When we allow the federal government to exercise undelegated powers for “good things,” it also opens the door for it to do “bad things.”

James Madison warned us about this.

The issue was federal authority to build roads and canals, or more generally to fund “internal improvements.” Madison insisted the federal government lacked the constitutional power to undertake these projects. In fact, his last act as president was to veto an internal improvements bill. Although he supported the idea, and thought it would be beneficial for the federal government to build roads and canals, he refused to authorize it without a constitutional amendment.

But Madison’s veto didn’t end the matter. Nearly a decade later, Congress was still trying to push through internal improvement bills based on an expansive reading of the general welfare clause. (Click HERE for an explanation of what this clause actually means.) With the election of John Quincy Adams, it seemed likely such a measure would soon be passed.

Complicating matters was the fact that the majority of Americans supported the idea. Madison warned that even so, allowing the federal government to move forward with internal improvements would ultimately unravel the very fabric of the Constitution.

In a letter to Thomas Richie dated 18, December, 1825, Madison observed that, “All power in human hands is liable to be abused.” It’s therefore critical to maintain barriers against it. He said Virginia should make clear it opposes “measures violating her constructions of the Instrument” appealing to “the universal understanding that the Govt. of the Union was a limited not an unlimited one; to the inevitable tendency of the latitude of Construction in behalf of internal improvements, to break down the barriers against unlimited power; it being obvious that the ingenuity which deduces the authority for such measures, could readily find it for any others whatever.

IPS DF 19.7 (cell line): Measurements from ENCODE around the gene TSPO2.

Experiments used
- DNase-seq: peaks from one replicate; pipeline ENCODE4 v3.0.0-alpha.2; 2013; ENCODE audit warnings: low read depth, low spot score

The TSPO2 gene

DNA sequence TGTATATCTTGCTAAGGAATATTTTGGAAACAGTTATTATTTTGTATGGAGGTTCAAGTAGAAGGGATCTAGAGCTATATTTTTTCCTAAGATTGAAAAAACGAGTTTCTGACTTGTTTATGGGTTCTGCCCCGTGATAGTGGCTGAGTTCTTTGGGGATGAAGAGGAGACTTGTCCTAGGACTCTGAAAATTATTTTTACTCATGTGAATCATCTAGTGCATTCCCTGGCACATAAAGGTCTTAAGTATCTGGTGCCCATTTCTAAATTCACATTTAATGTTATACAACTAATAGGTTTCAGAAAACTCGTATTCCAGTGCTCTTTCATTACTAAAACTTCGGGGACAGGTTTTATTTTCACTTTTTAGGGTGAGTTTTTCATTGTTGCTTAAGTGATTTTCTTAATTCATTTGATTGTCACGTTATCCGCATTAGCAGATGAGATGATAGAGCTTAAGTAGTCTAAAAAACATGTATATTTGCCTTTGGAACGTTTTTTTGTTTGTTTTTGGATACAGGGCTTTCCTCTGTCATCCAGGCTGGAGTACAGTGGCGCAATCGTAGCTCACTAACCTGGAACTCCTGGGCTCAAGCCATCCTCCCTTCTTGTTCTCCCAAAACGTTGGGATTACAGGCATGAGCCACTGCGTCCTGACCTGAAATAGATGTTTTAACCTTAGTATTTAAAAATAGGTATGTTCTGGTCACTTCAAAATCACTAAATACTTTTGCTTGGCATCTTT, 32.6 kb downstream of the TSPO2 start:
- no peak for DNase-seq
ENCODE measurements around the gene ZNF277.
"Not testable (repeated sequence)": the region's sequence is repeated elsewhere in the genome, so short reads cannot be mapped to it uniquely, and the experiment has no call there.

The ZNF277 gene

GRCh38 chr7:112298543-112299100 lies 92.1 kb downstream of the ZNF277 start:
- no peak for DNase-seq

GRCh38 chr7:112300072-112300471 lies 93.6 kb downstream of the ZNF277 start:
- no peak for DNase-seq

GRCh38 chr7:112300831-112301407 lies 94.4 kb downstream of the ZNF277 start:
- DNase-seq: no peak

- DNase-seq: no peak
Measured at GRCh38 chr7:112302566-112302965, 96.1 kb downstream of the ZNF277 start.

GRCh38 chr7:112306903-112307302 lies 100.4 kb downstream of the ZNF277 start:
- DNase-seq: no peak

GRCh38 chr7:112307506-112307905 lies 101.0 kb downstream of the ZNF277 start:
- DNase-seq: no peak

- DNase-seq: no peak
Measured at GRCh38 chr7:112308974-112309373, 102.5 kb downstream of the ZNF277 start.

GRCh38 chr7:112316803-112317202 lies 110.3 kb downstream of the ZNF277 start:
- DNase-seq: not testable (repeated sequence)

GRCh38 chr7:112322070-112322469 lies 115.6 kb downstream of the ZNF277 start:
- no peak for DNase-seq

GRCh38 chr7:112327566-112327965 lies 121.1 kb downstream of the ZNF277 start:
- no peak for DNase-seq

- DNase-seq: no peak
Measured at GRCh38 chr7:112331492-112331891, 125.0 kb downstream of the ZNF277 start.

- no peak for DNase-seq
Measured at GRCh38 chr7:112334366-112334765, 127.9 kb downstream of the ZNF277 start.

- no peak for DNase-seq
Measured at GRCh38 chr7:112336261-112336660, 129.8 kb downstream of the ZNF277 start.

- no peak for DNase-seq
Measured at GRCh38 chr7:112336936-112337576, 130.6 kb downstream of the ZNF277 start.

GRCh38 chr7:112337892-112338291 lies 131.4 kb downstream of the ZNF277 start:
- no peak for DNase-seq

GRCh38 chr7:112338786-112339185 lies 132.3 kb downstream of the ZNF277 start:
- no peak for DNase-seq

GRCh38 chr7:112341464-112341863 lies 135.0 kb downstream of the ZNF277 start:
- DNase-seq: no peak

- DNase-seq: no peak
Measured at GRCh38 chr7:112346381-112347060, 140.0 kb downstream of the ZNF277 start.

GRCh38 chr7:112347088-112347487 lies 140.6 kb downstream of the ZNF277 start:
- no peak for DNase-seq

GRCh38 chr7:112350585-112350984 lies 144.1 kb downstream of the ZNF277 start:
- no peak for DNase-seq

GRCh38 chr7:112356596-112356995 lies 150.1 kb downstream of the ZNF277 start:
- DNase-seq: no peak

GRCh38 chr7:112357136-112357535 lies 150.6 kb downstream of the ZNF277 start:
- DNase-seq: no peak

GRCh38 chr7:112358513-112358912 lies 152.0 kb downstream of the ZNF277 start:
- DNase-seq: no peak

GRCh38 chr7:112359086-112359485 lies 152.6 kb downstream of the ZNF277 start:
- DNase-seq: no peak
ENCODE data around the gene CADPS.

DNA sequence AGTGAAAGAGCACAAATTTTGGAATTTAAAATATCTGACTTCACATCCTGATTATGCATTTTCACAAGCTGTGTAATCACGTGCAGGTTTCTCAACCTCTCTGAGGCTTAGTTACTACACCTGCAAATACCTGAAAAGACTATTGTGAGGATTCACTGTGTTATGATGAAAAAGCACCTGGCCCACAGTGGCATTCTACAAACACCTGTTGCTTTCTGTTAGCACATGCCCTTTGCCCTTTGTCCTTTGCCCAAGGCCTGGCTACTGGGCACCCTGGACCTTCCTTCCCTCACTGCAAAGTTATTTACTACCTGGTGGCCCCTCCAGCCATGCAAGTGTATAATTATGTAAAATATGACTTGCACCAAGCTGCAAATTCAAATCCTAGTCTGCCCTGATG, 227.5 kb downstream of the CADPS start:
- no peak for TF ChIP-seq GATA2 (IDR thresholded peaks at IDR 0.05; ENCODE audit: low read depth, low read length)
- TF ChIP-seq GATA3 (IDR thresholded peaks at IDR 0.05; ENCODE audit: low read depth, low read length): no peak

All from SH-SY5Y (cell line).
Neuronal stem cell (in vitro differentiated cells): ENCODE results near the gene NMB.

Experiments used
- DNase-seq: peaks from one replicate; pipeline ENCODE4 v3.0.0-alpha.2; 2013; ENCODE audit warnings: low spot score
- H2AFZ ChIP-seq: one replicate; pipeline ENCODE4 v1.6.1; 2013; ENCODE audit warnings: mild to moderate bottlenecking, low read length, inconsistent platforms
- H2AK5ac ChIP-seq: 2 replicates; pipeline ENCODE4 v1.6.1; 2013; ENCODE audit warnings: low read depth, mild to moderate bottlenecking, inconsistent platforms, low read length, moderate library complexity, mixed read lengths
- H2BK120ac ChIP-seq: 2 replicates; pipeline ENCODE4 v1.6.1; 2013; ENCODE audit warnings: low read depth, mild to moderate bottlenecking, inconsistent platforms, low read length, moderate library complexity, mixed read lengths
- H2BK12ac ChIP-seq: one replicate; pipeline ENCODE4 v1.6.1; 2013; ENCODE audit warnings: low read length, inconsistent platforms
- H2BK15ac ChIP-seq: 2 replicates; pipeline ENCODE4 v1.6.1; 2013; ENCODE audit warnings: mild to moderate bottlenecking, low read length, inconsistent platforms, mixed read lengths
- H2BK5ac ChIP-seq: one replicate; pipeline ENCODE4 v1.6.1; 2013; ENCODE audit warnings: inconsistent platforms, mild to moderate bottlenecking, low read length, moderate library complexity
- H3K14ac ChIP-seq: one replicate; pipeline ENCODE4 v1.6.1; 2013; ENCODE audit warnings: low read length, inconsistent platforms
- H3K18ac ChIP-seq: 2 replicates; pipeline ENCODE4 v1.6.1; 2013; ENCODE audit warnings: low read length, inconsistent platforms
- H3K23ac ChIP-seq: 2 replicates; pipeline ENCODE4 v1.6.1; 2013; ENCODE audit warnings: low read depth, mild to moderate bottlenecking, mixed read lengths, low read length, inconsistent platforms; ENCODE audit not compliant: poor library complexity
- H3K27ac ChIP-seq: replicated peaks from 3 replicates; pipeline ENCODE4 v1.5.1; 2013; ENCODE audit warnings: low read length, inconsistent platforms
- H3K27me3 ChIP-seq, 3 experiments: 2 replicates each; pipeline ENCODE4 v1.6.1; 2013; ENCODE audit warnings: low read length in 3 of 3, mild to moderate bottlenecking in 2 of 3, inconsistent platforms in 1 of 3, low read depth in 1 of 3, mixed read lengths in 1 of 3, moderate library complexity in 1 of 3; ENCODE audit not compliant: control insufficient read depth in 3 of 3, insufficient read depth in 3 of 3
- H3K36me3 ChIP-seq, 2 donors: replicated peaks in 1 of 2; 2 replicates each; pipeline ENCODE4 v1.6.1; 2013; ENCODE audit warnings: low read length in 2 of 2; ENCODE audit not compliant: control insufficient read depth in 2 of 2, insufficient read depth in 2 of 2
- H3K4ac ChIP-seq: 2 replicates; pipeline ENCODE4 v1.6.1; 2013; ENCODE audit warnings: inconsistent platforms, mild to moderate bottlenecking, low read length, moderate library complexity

In other words, if we buy into the rationalizations floated to justify internal improvement (or whatever “good” thing you want the federal government to do), the federal government will use those same rationalizations to justify anything else it wants to do in the future. The barriers will have been erased. Government power has escaped from its limits.

Sadly, Americans haven’t heeded Madison’s warning to this day. People always want “their guys” to expand power, ignoring the fact it will inevitably be turned against them when the “other guys” get control.

Mike Maharrey

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